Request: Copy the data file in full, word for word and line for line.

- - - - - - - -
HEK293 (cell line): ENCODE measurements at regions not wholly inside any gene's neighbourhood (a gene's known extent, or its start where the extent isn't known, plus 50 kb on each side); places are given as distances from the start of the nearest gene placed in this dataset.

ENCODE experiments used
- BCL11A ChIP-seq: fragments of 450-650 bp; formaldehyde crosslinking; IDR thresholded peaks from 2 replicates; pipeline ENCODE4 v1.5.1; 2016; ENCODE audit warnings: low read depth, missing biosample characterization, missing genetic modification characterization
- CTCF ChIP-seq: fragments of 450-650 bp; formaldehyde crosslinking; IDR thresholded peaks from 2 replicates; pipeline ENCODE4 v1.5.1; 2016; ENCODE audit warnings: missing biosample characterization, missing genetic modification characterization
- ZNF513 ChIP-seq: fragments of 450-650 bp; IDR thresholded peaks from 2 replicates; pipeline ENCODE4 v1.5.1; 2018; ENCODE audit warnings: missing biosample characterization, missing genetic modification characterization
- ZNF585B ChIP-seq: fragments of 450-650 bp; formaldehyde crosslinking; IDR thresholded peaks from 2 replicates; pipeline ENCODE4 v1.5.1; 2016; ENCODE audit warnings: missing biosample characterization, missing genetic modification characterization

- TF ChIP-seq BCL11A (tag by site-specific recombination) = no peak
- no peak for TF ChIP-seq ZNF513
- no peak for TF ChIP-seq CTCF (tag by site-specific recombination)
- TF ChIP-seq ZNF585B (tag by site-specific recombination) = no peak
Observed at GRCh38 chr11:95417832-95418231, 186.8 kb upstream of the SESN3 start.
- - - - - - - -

HEK293 (cell line): ENCODE measurements at regions not wholly inside any gene's neighbourhood (a gene's known extent, or its start where the extent isn't known, plus 50 kb on each side); places are given as distances from the start of the nearest gene placed in this dataset.

ENCODE experiments used
- BCL11A ChIP-seq: fragments of 450-650 bp; formaldehyde crosslinking; IDR thresholded peaks from 2 replicates; pipeline ENCODE4 v1.5.1; 2016; ENCODE audit warnings: low read depth, missing biosample characterization, missing genetic modification characterization
- CTCF ChIP-seq: fragments of 450-650 bp; formaldehyde crosslinking; IDR thresholded peaks from 2 replicates; pipeline ENCODE4 v1.5.1; 2016; ENCODE audit warnings: missing biosample characterization, missing genetic modification characterization
- ZNF513 ChIP-seq: fragments of 450-650 bp; IDR thresholded peaks from 2 replicates; pipeline ENCODE4 v1.5.1; 2018; ENCODE audit warnings: missing biosample characterization, missing genetic modification characterization
- ZNF585B ChIP-seq: fragments of 450-650 bp; formaldehyde crosslinking; IDR thresholded peaks from 2 replicates; pipeline ENCODE4 v1.5.1; 2016; ENCODE audit warnings: missing biosample characterization, missing genetic modification characterization

- TF ChIP-seq BCL11A (tag by site-specific recombination) = no peak
- no peak for TF ChIP-seq ZNF513
- no peak for TF ChIP-seq CTCF (tag by site-specific recombination)
- TF ChIP-seq ZNF585B (tag by site-specific recombination) = no peak
Observed at GRCh38 chr11:95417832-95418231, 186.8 kb upstream of the SESN3 start.